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Old 12-12-2009, 09:59 PM   #81
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Brewing it up right now! I'm using 17 lb of honey for a 5 gallon batch. I'll use half an ounce of each of the spices (quarter ounce of cloves). I'll do that in secondary. I found another translation below, looks like I'm using more honey than the traditional recipe, but I want something that will age well.

From what I surmize from the website, the below recipe is for 48 pints (6 gallons) and uses 6 pints of honey (9 lbs.)


Perhaps this recipe from Le Menagier de Paris, c. 1393, (Power's translation, 1928, pp. 293-4) will be of some use to you.

"BEVERAGES FOR THE SICK - BOCHET
To make six sesters of bochet take six pints of very soft honey and set it in a cauldron on the fire, and boil it and stir it for as long as it goes on rising and as long as you see it throwing up liquid in little bubbles which burst and in bursting give off a little blackish steam; and then move it, and put in seven sesters of water and boil them until it is reduced to six sesters, always stirring. And then put it in a tub to cool until it be just warm, and then run it through a sieve, and afterwards put it in a cask and add half a pint of leaven of beer, for it is this which makes it piquant (and if you put in leaven of bread, it is as good for the taste, but the colour will be duller), and cover it warmly and well when you prepare it. And if you would make it very good, add thereto an ounce of ginger, long pepper, grain of Paradise and cloves, as much of the one as of the other, save that there shall be less of the cloves, and put them in a linen bag and cast it therein. And when it hath been therein for two or three days, and the brochet tastes enough of the spices and is sufficiently piquant, take out the bag and squeeze it and put it in the other barrel that you are making. And thus this powder will serve you well two or three times over."

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Old 12-12-2009, 10:50 PM   #82
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I love reading that old recipe....I'm going to do a 5 gallon batch with 12lbs of honey.

I'm going to have to cook the honey in 3 batches, 4lbs each batch. I have a couple 6g packs of Munton's Ale yeast will most likely use one of them for this 5 gallon batch, along with some nutrients.

Planning on bottling letting it go until I'm 65...

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Old 12-13-2009, 01:08 AM   #83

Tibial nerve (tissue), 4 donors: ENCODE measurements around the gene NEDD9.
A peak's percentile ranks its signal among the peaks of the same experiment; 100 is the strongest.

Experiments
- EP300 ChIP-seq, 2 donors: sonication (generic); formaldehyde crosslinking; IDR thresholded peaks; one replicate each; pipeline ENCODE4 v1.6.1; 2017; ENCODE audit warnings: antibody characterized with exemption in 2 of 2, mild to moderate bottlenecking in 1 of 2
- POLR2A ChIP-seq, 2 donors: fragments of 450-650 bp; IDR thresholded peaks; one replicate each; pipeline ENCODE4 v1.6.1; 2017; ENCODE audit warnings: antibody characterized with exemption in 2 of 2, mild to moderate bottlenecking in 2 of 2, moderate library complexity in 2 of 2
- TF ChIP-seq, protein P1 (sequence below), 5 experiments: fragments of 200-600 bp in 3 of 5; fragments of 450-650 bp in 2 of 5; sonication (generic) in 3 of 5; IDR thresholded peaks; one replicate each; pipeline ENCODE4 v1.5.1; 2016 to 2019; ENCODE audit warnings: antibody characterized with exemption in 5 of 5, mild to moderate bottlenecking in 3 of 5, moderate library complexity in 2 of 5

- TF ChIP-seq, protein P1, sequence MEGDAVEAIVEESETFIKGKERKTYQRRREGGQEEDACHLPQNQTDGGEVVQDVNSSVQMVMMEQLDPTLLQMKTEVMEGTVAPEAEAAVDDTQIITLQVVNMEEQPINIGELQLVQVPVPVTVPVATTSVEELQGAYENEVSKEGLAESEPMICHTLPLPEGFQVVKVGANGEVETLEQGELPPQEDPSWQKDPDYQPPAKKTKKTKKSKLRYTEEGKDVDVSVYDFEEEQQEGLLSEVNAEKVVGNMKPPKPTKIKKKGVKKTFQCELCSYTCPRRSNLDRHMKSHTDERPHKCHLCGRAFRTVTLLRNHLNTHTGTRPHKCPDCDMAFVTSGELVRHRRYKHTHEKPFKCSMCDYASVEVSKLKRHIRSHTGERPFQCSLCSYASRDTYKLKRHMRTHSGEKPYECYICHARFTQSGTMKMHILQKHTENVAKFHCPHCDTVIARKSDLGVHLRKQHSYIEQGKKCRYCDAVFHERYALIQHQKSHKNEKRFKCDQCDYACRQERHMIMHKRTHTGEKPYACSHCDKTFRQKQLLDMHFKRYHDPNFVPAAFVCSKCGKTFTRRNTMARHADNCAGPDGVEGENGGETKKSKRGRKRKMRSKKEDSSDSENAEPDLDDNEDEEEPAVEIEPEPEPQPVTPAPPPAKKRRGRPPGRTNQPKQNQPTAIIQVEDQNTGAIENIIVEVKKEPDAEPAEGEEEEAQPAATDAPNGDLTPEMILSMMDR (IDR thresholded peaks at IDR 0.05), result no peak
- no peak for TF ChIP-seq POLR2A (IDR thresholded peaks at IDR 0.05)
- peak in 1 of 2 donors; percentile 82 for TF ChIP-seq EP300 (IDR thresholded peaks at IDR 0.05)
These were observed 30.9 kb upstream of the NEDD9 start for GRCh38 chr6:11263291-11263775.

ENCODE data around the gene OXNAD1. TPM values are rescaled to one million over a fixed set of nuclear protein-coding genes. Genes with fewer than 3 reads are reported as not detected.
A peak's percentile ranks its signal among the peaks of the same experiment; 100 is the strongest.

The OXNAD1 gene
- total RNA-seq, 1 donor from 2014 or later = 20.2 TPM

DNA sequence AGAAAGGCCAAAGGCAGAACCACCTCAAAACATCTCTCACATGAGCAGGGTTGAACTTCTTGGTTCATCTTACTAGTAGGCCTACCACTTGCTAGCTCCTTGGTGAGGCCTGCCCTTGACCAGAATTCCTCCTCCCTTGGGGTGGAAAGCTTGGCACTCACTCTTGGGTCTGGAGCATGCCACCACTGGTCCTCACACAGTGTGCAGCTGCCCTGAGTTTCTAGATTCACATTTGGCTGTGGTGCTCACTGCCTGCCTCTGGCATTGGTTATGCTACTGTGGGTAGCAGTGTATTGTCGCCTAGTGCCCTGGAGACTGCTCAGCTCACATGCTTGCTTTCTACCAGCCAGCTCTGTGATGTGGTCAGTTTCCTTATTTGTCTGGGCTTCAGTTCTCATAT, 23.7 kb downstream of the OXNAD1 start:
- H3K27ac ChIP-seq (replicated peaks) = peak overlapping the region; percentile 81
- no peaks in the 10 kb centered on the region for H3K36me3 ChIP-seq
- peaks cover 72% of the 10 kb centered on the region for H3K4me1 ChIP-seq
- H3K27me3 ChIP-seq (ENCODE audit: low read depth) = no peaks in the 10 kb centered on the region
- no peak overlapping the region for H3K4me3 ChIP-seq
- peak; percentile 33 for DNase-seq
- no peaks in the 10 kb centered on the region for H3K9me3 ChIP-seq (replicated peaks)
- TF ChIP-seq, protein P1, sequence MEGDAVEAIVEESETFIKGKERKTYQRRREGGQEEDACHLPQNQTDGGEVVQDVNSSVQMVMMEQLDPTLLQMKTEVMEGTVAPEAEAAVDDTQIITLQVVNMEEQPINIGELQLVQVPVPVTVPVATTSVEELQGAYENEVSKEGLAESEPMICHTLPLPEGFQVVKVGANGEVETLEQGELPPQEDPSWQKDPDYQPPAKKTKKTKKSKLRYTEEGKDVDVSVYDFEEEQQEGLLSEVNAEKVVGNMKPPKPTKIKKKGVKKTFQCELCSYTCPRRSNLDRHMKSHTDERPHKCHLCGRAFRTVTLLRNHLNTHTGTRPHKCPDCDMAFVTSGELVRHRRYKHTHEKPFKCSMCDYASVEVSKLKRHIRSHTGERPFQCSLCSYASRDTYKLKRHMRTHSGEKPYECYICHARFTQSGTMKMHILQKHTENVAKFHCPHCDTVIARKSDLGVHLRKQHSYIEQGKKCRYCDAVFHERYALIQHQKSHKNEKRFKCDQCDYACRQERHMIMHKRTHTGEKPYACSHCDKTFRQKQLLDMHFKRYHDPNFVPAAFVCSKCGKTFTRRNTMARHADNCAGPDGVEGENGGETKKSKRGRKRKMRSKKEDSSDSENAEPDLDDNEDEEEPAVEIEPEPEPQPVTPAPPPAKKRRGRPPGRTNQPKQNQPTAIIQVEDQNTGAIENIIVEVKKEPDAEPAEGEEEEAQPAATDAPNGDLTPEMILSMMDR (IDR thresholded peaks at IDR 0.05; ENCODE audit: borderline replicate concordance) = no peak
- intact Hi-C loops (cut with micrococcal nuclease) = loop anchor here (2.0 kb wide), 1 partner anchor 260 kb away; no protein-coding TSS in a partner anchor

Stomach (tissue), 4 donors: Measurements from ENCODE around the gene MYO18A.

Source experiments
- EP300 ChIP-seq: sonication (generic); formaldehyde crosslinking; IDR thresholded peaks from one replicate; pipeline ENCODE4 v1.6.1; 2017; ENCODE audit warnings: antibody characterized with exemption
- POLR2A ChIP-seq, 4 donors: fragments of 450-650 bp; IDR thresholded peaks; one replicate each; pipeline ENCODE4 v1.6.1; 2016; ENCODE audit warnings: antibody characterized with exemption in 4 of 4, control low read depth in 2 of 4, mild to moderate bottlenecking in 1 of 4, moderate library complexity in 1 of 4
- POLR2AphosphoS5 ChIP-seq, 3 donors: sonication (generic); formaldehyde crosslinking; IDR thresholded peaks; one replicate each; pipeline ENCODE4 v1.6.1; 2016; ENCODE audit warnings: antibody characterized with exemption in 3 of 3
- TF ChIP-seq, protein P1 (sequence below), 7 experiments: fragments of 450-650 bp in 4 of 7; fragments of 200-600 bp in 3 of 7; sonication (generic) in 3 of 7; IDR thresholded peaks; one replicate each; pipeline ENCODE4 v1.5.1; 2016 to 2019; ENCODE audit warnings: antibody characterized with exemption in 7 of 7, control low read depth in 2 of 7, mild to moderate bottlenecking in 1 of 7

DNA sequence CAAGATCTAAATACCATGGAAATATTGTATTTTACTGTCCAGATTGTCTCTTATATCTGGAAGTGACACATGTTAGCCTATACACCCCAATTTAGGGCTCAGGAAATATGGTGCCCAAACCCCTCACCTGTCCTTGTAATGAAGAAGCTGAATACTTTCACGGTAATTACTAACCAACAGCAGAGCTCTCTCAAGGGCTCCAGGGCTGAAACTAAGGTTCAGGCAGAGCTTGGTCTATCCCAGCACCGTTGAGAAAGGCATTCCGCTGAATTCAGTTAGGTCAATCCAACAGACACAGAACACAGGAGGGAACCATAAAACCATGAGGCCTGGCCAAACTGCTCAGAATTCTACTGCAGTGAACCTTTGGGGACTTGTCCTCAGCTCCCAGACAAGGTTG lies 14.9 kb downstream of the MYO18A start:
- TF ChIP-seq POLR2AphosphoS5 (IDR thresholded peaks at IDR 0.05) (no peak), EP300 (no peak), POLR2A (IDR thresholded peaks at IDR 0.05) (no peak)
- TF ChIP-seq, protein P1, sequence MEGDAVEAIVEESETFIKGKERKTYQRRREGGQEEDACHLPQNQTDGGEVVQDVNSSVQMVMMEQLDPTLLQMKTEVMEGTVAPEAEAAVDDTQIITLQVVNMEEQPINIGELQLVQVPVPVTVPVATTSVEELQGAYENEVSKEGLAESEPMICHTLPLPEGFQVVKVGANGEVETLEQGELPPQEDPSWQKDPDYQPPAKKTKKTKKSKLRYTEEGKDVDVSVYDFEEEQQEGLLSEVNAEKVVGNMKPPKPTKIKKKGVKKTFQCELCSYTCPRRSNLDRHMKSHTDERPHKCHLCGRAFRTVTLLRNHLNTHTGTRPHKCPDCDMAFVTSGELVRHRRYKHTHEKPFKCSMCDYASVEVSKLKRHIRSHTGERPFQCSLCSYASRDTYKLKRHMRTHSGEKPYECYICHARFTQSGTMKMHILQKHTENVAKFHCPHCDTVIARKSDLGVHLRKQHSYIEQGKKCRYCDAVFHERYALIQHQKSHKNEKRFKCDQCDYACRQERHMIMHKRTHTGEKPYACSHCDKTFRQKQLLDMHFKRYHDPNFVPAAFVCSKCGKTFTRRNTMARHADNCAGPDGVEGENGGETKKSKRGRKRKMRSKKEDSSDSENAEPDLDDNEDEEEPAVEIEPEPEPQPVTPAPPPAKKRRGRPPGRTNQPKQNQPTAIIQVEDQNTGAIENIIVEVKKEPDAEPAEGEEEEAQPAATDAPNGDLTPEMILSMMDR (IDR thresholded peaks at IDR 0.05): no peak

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That is the other one I found. Note that is says blackish. If you watch the first video you see the smoke get dark colored, but the guy keeps pushing for "black" smoke. I would end my boil at that point. Thanks for posting the other translation.

Now to obtain a large enough kettel for a 5-6 gallon batch....

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Old 12-13-2009, 03:33 AM   #84
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I boiled for 6.5 hours (very low heat to prevent boilover). ~1.5 gallons of honey in a 7 gallon pot, still wanted to climb out and all over the stove.

After the boil I added in about a gallon of water, got it back to boiling, then added 3 gallons of fridge temp water to cool it down, used an auto-siphon to put it in the 6 gallon carboy. I haven't taken a gravity reading yet (I did pull a sample mid siphon.)

OG looks like 1.132

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Old 12-14-2009, 10:00 PM   #85
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Quote:
Originally Posted by EvilTOJ View Post
Ah no, it burned because I had it over an open flame for 30 minutes, not because it's in a SS pot. Plus, this thing is called BURNT mead, it's supposed to burn! It could also be because I used a rather thin bottomed pot, rather than my nice sandwich layered bottomed pot instead.
Hey EvilTOJ: How big was your SS pot? I'm thinking about doing this with my cheapo 3.5 gallon (very thin) SS pot over an open fire. Is this a bad idea? I figure if I stir like crazy I can prevent it from charring to the bottom of the pot, but maybe this is wishful thinking on my part.